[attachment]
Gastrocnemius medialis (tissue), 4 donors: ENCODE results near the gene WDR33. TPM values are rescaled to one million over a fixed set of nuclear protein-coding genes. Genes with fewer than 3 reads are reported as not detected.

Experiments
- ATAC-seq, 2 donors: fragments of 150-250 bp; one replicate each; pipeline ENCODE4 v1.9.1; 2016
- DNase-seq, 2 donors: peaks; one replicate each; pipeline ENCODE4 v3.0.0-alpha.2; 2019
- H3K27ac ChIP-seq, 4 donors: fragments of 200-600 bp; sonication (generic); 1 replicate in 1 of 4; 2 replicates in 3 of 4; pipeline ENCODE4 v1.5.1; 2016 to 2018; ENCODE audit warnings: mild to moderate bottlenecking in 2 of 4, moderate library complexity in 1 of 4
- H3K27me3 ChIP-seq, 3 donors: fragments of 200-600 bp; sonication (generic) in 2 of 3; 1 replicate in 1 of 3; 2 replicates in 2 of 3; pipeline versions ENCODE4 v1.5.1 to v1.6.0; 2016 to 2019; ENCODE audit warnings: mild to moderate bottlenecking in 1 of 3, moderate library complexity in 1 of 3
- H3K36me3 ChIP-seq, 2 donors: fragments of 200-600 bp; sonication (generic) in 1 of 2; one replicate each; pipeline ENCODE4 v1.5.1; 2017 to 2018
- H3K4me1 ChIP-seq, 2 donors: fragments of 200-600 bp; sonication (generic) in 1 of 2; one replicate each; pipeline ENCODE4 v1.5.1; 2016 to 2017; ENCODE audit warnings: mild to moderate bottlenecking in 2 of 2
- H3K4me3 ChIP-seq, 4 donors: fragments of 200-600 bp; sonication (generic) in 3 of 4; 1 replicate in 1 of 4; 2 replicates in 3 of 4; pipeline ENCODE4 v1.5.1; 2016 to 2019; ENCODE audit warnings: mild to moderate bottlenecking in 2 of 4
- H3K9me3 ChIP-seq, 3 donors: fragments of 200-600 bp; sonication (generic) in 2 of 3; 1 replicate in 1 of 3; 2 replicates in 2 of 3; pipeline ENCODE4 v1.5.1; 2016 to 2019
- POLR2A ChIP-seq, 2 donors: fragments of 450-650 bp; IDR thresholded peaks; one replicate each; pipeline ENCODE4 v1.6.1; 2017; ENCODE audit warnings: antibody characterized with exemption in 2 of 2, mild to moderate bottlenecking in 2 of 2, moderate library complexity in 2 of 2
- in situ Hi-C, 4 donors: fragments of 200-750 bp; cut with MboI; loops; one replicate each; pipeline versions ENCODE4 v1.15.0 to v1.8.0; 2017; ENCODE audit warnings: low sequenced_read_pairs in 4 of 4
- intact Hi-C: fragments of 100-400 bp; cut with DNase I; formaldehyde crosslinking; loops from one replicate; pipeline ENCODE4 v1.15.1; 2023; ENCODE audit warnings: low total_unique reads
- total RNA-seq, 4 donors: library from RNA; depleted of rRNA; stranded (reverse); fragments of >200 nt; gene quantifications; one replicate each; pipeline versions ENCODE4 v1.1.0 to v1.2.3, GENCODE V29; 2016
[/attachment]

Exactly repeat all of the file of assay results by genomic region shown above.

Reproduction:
Gastrocnemius medialis (tissue), 4 donors: ENCODE results near the gene WDR33. TPM values are rescaled to one million over a fixed set of nuclear protein-coding genes. Genes with fewer than 3 reads are reported as not detected.

Experiments
- ATAC-seq, 2 donors: fragments of 150-250 bp; one replicate each; pipeline ENCODE4 v1.9.1; 2016
- DNase-seq, 2 donors: peaks; one replicate each; pipeline ENCODE4 v3.0.0-alpha.2; 2019
- H3K27ac ChIP-seq, 4 donors: fragments of 200-600 bp; sonication (generic); 1 replicate in 1 of 4; 2 replicates in 3 of 4; pipeline ENCODE4 v1.5.1; 2016 to 2018; ENCODE audit warnings: mild to moderate bottlenecking in 2 of 4, moderate library complexity in 1 of 4
- H3K27me3 ChIP-seq, 3 donors: fragments of 200-600 bp; sonication (generic) in 2 of 3; 1 replicate in 1 of 3; 2 replicates in 2 of 3; pipeline versions ENCODE4 v1.5.1 to v1.6.0; 2016 to 2019; ENCODE audit warnings: mild to moderate bottlenecking in 1 of 3, moderate library complexity in 1 of 3
- H3K36me3 ChIP-seq, 2 donors: fragments of 200-600 bp; sonication (generic) in 1 of 2; one replicate each; pipeline ENCODE4 v1.5.1; 2017 to 2018
- H3K4me1 ChIP-seq, 2 donors: fragments of 200-600 bp; sonication (generic) in 1 of 2; one replicate each; pipeline ENCODE4 v1.5.1; 2016 to 2017; ENCODE audit warnings: mild to moderate bottlenecking in 2 of 2
- H3K4me3 ChIP-seq, 4 donors: fragments of 200-600 bp; sonication (generic) in 3 of 4; 1 replicate in 1 of 4; 2 replicates in 3 of 4; pipeline ENCODE4 v1.5.1; 2016 to 2019; ENCODE audit warnings: mild to moderate bottlenecking in 2 of 4
- H3K9me3 ChIP-seq, 3 donors: fragments of 200-600 bp; sonication (generic) in 2 of 3; 1 replicate in 1 of 3; 2 replicates in 2 of 3; pipeline ENCODE4 v1.5.1; 2016 to 2019
- POLR2A ChIP-seq, 2 donors: fragments of 450-650 bp; IDR thresholded peaks; one replicate each; pipeline ENCODE4 v1.6.1; 2017; ENCODE audit warnings: antibody characterized with exemption in 2 of 2, mild to moderate bottlenecking in 2 of 2, moderate library complexity in 2 of 2
- in situ Hi-C, 4 donors: fragments of 200-750 bp; cut with MboI; loops; one replicate each; pipeline versions ENCODE4 v1.15.0 to v1.8.0; 2017; ENCODE audit warnings: low sequenced_read_pairs in 4 of 4
- intact Hi-C: fragments of 100-400 bp; cut with DNase I; formaldehyde crosslinking; loops from one replicate; pipeline ENCODE4 v1.15.1; 2023; ENCODE audit warnings: low total_unique reads
- total RNA-seq, 4 donors: library from RNA; depleted of rRNA; stranded (reverse); fragments of >200 nt; gene quantifications; one replicate each; pipeline versions ENCODE4 v1.1.0 to v1.2.3, GENCODE V29; 2016